Since the earliest days of unofficial Android ROMs, root access and custom firmwares like CyanogenMod have gone hand in hand. However, future versions of CyanogenMod will take a step back from always-on root, disabling root access by default but allowing users to easily enable it through a menu.

In a statement on their official site, the CM team says that having root access enabled by default represents a "major security risk," one which can be remedied by introducing four user-configurable root options. Root access will be disabled by default, while three additional options will let CM users enable it for ADB only, apps only, or both. So there's nothing to panic about -- your root access will still be there if and when you need it, but your device will be more secure by default as a result.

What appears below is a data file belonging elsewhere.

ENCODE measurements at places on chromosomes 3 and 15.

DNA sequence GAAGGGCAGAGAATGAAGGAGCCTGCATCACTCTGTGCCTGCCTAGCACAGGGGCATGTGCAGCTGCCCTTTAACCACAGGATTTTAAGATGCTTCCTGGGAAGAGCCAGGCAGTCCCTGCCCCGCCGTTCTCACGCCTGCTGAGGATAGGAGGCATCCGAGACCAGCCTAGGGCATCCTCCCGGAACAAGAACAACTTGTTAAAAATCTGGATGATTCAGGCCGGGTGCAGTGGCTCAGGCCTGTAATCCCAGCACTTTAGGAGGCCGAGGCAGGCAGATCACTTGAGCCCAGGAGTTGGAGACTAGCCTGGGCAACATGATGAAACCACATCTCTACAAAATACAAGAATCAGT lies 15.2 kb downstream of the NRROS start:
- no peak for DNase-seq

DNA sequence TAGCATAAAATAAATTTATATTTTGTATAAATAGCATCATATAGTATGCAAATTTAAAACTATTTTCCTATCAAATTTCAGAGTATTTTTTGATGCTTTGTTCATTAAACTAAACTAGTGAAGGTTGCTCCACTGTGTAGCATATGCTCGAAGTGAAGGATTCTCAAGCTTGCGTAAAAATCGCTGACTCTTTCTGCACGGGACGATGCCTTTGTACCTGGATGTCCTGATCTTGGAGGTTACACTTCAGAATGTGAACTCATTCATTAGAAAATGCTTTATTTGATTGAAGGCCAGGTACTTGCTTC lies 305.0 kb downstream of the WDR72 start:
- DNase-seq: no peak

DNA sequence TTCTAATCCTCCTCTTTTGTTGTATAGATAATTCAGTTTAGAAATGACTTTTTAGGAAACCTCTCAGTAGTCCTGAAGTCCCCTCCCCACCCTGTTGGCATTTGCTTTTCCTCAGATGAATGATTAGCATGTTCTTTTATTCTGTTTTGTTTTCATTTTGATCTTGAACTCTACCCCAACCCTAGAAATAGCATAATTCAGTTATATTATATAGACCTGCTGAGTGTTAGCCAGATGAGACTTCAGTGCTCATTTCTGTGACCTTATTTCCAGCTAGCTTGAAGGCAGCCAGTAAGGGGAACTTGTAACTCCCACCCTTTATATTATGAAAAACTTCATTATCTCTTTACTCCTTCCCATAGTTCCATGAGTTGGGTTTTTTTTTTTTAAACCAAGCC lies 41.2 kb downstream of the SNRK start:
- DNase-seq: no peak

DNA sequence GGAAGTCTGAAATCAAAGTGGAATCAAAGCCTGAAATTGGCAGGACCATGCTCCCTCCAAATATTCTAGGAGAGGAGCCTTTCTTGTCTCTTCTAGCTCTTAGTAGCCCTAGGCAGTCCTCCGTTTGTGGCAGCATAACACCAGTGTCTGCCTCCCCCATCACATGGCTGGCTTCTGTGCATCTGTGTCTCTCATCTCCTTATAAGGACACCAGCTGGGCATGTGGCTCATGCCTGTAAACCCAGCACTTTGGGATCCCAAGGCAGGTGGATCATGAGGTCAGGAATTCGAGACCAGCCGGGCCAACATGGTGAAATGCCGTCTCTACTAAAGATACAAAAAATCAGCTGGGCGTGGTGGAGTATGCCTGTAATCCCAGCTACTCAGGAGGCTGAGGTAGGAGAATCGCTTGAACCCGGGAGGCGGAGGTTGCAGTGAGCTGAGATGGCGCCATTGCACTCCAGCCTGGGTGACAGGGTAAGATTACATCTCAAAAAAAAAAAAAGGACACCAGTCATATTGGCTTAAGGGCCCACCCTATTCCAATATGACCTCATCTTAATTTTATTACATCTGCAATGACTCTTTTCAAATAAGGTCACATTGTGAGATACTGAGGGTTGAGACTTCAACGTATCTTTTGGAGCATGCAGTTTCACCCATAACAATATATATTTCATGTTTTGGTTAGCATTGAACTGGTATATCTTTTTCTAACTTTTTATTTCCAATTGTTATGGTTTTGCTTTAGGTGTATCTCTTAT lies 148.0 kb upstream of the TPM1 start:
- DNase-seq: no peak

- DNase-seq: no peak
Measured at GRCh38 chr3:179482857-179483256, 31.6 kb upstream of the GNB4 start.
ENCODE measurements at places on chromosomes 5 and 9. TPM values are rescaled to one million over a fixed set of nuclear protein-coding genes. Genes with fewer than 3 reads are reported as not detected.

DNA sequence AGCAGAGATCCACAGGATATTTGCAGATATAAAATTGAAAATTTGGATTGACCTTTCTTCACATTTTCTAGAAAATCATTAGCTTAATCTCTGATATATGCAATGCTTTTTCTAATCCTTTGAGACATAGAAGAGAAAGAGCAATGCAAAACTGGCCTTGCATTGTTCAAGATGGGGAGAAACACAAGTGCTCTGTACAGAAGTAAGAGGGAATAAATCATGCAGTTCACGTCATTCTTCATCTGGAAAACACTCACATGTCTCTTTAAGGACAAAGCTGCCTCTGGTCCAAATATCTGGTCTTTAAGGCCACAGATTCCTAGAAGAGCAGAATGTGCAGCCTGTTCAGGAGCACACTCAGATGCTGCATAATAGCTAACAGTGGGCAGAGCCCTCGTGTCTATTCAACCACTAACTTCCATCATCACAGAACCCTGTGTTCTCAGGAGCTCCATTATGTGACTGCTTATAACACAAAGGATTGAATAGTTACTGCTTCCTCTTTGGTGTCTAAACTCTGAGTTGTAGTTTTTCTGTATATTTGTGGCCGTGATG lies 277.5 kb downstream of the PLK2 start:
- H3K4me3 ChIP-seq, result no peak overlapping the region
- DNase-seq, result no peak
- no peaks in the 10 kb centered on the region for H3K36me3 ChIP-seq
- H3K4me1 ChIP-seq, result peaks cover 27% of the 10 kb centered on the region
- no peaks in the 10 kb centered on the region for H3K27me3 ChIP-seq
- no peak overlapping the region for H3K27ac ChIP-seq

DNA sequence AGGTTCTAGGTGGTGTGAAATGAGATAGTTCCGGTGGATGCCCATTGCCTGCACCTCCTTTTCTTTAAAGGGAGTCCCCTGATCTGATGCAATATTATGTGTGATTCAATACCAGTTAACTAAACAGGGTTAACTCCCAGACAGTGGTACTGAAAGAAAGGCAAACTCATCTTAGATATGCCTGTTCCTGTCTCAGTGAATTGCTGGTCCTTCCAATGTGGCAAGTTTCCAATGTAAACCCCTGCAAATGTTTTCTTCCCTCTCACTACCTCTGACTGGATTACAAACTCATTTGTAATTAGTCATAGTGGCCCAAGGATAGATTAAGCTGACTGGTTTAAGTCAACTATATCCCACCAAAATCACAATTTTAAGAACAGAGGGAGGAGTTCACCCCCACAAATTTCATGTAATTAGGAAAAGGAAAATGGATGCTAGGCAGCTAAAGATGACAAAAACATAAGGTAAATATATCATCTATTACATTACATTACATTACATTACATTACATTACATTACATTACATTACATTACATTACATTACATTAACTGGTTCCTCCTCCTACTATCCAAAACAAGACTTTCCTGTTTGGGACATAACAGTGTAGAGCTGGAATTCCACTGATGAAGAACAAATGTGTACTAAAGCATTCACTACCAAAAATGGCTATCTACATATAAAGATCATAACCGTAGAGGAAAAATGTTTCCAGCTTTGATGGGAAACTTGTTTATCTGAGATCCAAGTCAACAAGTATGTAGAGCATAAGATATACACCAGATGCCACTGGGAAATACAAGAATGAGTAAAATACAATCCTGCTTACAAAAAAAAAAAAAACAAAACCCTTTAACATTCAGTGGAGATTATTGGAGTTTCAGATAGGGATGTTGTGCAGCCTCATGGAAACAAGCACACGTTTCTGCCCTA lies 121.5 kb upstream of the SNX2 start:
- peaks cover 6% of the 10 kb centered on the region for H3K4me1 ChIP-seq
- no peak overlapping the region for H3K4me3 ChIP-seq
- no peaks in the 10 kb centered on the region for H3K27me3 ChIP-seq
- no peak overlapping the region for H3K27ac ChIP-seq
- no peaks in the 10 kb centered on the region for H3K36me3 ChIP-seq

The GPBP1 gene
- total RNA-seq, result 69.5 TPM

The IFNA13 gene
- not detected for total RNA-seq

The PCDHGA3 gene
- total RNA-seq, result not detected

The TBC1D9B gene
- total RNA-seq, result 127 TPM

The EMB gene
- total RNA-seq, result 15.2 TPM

A good analogy is Android's "unknown sources" option, which allows applications to be loaded directly from an APK file rather than the Google Play Store. It's there for those that want it, but disabled by default for security reasons. As CM matures and its audience grows more mainstream, it makes sense that there's a renewed focus on security.

There's more technical info about exactly how this configurable root access works over at the source link.

Source: CyanogenMod